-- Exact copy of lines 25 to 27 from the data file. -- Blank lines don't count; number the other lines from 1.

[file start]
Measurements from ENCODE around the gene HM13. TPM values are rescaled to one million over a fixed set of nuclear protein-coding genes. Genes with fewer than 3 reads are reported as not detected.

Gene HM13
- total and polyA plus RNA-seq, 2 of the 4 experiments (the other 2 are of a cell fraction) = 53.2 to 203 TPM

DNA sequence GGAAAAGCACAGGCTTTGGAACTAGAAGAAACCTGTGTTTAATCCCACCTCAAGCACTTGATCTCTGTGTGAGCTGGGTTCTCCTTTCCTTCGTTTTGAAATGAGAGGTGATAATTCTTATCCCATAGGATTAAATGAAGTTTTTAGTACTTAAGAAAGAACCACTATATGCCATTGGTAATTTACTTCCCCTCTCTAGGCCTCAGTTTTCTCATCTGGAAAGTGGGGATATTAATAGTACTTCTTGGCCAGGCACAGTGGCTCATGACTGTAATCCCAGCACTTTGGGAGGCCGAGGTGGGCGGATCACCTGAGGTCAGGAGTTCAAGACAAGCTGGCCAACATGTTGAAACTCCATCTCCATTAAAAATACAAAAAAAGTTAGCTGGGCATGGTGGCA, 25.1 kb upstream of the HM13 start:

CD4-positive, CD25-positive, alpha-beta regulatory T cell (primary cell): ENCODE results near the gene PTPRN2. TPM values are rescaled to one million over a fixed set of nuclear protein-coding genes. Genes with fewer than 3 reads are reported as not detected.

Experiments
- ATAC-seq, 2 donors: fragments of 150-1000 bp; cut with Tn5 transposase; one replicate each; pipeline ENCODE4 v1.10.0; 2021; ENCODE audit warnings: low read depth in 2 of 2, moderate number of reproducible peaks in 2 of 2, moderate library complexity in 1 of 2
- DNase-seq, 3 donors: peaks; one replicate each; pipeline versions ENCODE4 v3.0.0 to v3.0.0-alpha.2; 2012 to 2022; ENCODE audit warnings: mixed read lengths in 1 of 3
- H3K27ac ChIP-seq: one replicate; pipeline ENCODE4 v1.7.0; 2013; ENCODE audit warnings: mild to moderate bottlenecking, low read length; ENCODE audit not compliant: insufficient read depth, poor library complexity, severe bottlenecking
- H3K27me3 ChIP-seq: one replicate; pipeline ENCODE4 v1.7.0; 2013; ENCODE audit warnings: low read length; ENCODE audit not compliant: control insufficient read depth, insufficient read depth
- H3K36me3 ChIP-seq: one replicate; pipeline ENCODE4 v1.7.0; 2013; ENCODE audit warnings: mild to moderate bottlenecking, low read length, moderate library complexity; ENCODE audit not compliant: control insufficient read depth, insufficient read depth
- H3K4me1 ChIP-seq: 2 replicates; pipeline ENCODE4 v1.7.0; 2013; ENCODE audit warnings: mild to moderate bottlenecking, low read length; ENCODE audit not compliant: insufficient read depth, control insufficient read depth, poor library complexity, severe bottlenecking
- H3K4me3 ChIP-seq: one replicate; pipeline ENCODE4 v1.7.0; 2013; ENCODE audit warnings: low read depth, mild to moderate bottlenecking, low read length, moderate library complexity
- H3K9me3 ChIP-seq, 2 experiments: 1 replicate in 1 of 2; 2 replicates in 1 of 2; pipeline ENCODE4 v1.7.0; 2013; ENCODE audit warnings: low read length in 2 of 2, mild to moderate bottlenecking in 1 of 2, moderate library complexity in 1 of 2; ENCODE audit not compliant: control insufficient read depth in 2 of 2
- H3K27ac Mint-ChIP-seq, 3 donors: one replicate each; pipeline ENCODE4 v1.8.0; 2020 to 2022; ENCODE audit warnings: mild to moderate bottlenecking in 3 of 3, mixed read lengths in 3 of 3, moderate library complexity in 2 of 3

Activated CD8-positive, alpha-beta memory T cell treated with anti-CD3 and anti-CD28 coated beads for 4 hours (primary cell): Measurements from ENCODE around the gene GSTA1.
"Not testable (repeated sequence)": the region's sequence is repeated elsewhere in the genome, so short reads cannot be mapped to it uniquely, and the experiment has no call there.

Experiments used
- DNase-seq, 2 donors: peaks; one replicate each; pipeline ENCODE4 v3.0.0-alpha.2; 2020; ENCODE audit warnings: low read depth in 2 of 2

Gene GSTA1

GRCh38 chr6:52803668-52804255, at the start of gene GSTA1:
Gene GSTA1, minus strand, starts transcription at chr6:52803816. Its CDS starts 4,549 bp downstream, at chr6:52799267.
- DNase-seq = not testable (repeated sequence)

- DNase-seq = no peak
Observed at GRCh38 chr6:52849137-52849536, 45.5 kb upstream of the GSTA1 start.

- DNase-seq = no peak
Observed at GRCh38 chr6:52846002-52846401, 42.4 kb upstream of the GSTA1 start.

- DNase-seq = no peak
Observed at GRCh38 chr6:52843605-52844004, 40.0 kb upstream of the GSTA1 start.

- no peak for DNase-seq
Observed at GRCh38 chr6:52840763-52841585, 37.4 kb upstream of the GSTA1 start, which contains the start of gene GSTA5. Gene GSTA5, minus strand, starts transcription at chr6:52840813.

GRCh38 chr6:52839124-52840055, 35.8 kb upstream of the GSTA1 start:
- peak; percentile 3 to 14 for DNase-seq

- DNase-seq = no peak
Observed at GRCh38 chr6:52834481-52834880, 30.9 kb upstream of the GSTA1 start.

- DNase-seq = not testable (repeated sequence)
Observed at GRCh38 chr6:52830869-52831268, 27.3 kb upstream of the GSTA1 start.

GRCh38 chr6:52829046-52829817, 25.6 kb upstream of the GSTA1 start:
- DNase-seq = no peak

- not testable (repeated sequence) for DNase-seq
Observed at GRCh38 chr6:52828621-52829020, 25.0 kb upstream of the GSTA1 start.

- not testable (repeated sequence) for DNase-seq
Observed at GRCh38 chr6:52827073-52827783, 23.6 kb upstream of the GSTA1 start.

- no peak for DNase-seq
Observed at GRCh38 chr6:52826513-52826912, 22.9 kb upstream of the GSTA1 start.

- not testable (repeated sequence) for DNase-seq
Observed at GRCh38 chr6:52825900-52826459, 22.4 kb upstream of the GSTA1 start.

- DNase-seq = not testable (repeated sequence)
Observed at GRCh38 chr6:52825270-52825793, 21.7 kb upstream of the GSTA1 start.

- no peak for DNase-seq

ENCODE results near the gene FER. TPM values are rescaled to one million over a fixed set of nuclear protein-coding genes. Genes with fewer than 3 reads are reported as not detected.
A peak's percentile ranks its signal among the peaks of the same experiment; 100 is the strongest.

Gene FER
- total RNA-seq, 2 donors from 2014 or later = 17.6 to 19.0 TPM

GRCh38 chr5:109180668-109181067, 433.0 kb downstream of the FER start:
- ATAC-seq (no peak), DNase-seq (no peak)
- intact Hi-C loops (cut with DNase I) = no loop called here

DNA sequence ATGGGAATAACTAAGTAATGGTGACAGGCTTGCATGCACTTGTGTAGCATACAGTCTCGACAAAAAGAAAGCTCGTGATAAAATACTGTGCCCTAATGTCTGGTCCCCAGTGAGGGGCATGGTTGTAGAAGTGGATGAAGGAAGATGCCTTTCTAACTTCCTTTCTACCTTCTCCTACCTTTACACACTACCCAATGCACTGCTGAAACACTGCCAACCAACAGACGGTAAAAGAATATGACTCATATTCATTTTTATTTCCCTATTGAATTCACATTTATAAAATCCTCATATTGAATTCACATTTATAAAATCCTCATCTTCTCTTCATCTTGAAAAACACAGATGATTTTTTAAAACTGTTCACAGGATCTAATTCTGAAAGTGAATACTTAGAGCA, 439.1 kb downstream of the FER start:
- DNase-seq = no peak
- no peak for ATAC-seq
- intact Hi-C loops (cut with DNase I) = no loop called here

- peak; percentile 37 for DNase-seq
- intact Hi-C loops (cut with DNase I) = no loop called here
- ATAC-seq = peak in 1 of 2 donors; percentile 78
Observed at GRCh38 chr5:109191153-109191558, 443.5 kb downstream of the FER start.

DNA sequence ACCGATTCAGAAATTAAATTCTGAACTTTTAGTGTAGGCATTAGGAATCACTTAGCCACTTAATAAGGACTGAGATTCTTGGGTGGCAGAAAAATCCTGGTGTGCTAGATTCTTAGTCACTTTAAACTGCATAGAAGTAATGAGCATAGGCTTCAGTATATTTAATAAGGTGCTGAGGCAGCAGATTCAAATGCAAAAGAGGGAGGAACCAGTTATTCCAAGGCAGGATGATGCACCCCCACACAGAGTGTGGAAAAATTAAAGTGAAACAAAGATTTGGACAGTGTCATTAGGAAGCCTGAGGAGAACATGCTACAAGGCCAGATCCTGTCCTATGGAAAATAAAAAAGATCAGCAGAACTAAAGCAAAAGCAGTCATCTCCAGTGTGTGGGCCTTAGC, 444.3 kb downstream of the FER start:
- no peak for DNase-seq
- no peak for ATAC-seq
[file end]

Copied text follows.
Observed at GRCh38 chr6:52849137-52849536, 45.5 kb upstream of the GSTA1 start.

- DNase-seq = no peak
Observed at GRCh38 chr6:52846002-52846401, 42.4 kb upstream of the GSTA1 start.